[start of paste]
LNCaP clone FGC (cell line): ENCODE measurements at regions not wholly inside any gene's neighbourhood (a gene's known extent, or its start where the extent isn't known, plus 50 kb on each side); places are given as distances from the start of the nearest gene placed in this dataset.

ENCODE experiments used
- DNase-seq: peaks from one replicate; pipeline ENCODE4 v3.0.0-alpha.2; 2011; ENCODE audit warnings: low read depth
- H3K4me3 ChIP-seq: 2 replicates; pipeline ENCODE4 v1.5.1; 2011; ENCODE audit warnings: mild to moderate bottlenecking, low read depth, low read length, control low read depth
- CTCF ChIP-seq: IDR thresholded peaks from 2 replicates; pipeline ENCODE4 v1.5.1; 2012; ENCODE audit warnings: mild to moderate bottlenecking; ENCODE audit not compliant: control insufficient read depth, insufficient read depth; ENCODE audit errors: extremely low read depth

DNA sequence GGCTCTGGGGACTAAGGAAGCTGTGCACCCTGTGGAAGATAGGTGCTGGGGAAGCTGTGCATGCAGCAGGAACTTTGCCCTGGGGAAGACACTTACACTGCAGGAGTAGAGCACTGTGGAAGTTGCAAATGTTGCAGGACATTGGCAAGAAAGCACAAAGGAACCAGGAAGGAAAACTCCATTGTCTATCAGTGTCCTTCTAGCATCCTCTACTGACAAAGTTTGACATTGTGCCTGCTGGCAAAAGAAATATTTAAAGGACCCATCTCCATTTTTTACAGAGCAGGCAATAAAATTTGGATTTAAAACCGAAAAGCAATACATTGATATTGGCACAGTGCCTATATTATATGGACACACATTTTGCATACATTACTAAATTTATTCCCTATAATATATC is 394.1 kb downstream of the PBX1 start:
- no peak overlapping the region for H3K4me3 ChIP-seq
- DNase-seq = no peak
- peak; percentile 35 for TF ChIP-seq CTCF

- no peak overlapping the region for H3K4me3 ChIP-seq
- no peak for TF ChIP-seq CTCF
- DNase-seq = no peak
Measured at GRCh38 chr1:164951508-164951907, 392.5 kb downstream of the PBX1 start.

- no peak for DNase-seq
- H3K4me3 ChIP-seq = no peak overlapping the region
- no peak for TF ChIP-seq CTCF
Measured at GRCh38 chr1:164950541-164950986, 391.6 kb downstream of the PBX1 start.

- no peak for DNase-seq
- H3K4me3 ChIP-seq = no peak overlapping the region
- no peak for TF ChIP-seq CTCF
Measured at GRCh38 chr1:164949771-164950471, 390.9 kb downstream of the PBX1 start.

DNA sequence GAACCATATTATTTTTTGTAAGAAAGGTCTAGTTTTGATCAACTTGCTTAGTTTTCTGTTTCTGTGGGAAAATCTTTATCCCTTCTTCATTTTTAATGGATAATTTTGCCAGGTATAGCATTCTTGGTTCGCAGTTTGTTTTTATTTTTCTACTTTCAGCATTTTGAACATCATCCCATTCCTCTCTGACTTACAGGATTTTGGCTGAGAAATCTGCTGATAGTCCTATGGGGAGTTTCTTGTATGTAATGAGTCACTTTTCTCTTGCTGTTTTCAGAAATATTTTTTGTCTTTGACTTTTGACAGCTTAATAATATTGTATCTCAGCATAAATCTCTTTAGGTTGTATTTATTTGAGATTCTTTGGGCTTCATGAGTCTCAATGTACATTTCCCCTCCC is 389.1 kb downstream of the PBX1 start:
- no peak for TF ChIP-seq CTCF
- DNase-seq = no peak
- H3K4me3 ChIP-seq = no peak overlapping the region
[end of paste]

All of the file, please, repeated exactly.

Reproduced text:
LNCaP clone FGC (cell line): ENCODE measurements at regions not wholly inside any gene's neighbourhood (a gene's known extent, or its start where the extent isn't known, plus 50 kb on each side); places are given as distances from the start of the nearest gene placed in this dataset.

ENCODE experiments used
- DNase-seq: peaks from one replicate; pipeline ENCODE4 v3.0.0-alpha.2; 2011; ENCODE audit warnings: low read depth
- H3K4me3 ChIP-seq: 2 replicates; pipeline ENCODE4 v1.5.1; 2011; ENCODE audit warnings: mild to moderate bottlenecking, low read depth, low read length, control low read depth
- CTCF ChIP-seq: IDR thresholded peaks from 2 replicates; pipeline ENCODE4 v1.5.1; 2012; ENCODE audit warnings: mild to moderate bottlenecking; ENCODE audit not compliant: control insufficient read depth, insufficient read depth; ENCODE audit errors: extremely low read depth

DNA sequence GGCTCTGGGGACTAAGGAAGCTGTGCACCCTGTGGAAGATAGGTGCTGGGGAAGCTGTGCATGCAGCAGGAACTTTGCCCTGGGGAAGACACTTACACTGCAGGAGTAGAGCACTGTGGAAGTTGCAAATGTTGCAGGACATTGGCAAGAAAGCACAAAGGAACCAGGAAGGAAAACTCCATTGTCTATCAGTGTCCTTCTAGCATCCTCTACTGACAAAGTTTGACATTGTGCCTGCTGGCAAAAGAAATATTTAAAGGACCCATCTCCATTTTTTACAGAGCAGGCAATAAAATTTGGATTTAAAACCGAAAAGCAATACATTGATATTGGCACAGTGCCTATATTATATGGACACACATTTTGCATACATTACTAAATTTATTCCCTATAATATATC is 394.1 kb downstream of the PBX1 start:
- no peak overlapping the region for H3K4me3 ChIP-seq
- DNase-seq = no peak
- peak; percentile 35 for TF ChIP-seq CTCF

- no peak overlapping the region for H3K4me3 ChIP-seq
- no peak for TF ChIP-seq CTCF
- DNase-seq = no peak
Measured at GRCh38 chr1:164951508-164951907, 392.5 kb downstream of the PBX1 start.

- no peak for DNase-seq
- H3K4me3 ChIP-seq = no peak overlapping the region
- no peak for TF ChIP-seq CTCF
Measured at GRCh38 chr1:164950541-164950986, 391.6 kb downstream of the PBX1 start.

- no peak for DNase-seq
- H3K4me3 ChIP-seq = no peak overlapping the region
- no peak for TF ChIP-seq CTCF
Measured at GRCh38 chr1:164949771-164950471, 390.9 kb downstream of the PBX1 start.

DNA sequence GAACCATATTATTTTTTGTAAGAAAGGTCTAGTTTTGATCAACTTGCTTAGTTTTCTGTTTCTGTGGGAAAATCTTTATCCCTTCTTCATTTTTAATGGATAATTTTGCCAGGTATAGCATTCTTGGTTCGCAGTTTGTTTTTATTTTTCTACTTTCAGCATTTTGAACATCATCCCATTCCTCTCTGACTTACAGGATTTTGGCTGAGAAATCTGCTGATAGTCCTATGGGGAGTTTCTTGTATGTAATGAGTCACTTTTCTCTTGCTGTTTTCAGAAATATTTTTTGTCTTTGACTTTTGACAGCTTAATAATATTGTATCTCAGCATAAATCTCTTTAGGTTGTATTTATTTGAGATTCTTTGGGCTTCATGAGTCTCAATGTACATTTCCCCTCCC is 389.1 kb downstream of the PBX1 start:
- no peak for TF ChIP-seq CTCF
- DNase-seq = no peak
- H3K4me3 ChIP-seq = no peak overlapping the region